WWF No Mercy

WWF No Mercy

released on Nov 17, 2000

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WWF No Mercy

released on Nov 17, 2000

THQ's second WWF and fifth wrestling game for the N64 will feature enhanced customization options, a whopping 80 snarling gladiators and Transfer Pak links with two GBC-only WWF games.

Associate producer Mike Sparks boasts of a "guest referee" mode, in which any wrestler can ajudicate the action or start whacking away at the rivals at any time, and a novel "Smackdown Mall." Points earned by mastering the still-unnamed GBC Paks will be needed to buy costume items, unlock wrestlers and get other goodies.


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DIG DIG DIGGITY, DIG DIGGITY DAWG (socko~)

The best wrestling game from the best period of wrestling. This was the coolest shit back then, as wrestling in general was. So good. So fun to make your own wrestlers with their own cool move sets.


Somehow, WWF No Mercy is only just beginning to show its age some two decades on. In that time, it has reigned almost unchallenged as the supreme professional wrestling video game and even now boasts features that modern releases struggle to emulate.

The in-ring action is surprisingly deep, with a number of features not even listed in the game's instruction manual. Players can often find these advanced techniques for themselves through experimentation and extended play (or, perhaps more likely these days, via the internet). The light and strong grapples and strikes are accessed intuitively by either pressing or holding their respective buttons- almost everything else is secondary, though clever mapping of the controller means you're not going to confuse yourself and wonder what button performs which action. Easy to pick up and play, deceptively deep and with lots of room to learn control mastery.

The game may have aged least well graphically. Even at the time, reviewers commented on how the playable roster didn't have any shoulder joints and some odd animations and strange choices for face images do sometimes leave characters looking a bit odd. Additionally, in spite of the relative simplicity of the models, the game will sometimes creak a little when four characters are on screen in a match, despite there being very little to suggest anything being rendered is processor-intensive. The crushed music tracks being a casualty of the N64's chosen medium doesn't help matters either, but it was impressive enough at the time.

But if you can get past those admittedly minor woes, you'll find a game teeming with content. If you want to clear every single branching Championship mode, you'll have to play dozens of times. The stories twist and turn depending on the outcomes of your matches and filling out a Championship map to 100% completion is incredibly satisfying because there's no simple option to leap back and re-select a prior chapter- you're going to have to work to get full completion and, more importantly, you're going to feel you earned it.

Clearing out the in-game shop is another challenge in itself, with some items costing so much you'll have to clear every Championship path just to afford them alone! But the Survival mode is a nifty way to rack up the dough, if you're willing to put in the time and effort. The rewards are substantial, with not only unlockable characters, arenas and weapons but hundreds of options for customisation available to you.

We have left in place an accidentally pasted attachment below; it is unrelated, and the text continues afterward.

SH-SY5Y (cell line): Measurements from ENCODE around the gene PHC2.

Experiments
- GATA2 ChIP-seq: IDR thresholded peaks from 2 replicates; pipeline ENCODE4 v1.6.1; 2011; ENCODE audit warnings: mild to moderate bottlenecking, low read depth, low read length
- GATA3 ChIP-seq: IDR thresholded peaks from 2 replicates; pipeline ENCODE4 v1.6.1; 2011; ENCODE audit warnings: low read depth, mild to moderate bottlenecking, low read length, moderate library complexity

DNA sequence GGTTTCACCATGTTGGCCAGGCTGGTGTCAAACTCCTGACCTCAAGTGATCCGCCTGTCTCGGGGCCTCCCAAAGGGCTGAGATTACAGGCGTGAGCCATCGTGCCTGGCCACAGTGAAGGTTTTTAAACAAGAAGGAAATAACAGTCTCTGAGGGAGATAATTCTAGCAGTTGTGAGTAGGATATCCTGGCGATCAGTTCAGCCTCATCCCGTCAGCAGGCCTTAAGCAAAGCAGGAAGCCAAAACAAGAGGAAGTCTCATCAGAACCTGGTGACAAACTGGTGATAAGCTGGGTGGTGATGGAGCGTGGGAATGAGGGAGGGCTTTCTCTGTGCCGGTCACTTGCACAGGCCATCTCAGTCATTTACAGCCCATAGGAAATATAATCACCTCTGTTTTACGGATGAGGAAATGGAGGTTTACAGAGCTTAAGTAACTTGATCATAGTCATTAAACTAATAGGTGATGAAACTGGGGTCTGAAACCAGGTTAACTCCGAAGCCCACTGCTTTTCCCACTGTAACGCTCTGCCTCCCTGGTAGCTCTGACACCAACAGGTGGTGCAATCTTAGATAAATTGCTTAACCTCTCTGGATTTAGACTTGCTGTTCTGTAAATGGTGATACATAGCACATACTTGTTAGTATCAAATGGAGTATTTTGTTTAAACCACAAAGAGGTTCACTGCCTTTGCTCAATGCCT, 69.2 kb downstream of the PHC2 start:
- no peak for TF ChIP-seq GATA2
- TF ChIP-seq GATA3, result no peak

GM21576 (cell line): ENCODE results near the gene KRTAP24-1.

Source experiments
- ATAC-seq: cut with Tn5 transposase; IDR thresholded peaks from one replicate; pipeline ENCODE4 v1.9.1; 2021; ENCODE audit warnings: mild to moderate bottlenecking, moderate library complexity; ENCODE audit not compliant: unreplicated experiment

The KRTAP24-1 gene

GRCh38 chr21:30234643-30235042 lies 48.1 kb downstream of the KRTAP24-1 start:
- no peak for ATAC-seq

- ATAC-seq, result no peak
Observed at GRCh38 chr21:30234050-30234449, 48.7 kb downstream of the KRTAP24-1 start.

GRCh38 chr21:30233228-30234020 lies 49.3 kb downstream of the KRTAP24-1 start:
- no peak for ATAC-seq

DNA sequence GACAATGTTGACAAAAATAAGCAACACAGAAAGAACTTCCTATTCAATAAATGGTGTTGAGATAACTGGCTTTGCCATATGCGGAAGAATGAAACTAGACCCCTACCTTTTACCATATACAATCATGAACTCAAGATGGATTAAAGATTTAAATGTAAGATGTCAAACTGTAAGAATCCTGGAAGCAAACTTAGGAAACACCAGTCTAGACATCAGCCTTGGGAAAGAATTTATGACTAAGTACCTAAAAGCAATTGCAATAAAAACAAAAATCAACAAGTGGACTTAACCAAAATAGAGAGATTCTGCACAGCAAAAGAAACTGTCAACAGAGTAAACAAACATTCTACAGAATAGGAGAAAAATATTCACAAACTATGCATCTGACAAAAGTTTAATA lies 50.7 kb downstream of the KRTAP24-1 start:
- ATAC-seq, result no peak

The customisation itself is phenomenal and, in some regards, superior to what we have in modern WWE games. Eighteen slots to create an original wrestler may not seem like a lot, but it doesn't end there. Every single character in the game is editable- while you can't change their moves and AI, you can change every aspect of their looks and profile, meaning, if you like, you can get rid of the huge late Attitude Era WWF roster the game offers and replace them with a roster entirely of your choosing! And did I mention each character slot has four attire slots, meaning you can choose to multiply that roster by four?

There is one enormous flaw in this game that I've elected not to reflect in my score but is worth mentioning. If you buy this game physically, you'll want to be sure the cartridge bears a "-1" at the end of the serial number. This is a revision to the original game which unfortunately does remove blood graphics (but not functionality, luckily) but more crucially removes a game crippling bug. The original version of the game has a bug in it that means your progress will be wiped completely at random. Just be mindful if you have a cart from the original run that you'll struggle to keep a hold of your unlocked and customised characters.

It took THQ a long time to come close to this calibre of wrestling game again and it took 2K a lot of false starts and huge missteps, and even then they still lack features of this seminal title in the genre. WWF No Mercy may not be the perfect wrestling game at the time of writing this, but it very probably was when it came out and for a long time afterwards.


Played the crap out of this game. We made so many dumb custom characters to beat up and it spawned a many inside jokes with my cousins. Fun times.


The most fun multiplayer game of the era. The best wrestling game ever made.


The best of the best. There's just something about that control scheme. They just need to port this forward, with some expansion on roster and some online features, and they oculd literally print money.